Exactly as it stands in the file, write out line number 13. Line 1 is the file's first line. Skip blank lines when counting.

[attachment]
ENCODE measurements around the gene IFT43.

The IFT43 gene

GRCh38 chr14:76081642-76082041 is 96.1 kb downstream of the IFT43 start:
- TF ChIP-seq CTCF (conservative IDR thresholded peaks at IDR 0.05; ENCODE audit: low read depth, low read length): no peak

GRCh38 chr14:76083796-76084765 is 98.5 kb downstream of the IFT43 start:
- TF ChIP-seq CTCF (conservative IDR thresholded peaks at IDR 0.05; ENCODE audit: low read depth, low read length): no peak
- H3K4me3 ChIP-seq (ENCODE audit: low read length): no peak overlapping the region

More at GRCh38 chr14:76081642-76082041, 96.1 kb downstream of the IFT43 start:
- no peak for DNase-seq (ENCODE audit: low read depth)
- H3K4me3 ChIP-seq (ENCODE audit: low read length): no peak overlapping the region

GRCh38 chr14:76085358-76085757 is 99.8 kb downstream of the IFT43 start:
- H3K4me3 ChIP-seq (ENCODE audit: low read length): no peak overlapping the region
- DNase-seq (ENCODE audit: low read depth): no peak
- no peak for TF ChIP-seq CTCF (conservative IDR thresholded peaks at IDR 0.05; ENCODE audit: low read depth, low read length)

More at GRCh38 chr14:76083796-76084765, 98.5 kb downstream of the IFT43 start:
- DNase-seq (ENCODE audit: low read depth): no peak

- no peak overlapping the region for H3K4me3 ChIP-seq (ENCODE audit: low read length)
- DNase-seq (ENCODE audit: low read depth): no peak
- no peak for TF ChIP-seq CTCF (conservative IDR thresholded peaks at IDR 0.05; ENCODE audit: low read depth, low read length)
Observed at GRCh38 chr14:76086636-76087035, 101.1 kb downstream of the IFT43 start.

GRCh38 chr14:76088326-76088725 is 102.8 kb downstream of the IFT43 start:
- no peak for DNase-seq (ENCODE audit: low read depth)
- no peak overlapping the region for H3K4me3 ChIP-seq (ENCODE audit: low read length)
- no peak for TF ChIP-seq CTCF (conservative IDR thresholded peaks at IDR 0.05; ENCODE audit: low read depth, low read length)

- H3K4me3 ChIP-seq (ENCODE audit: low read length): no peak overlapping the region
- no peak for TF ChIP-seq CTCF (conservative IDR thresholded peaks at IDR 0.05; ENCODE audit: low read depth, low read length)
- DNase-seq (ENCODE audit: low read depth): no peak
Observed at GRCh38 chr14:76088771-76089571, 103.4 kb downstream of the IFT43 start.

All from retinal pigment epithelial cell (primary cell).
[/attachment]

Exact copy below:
- DNase-seq (ENCODE audit: low read depth): no peak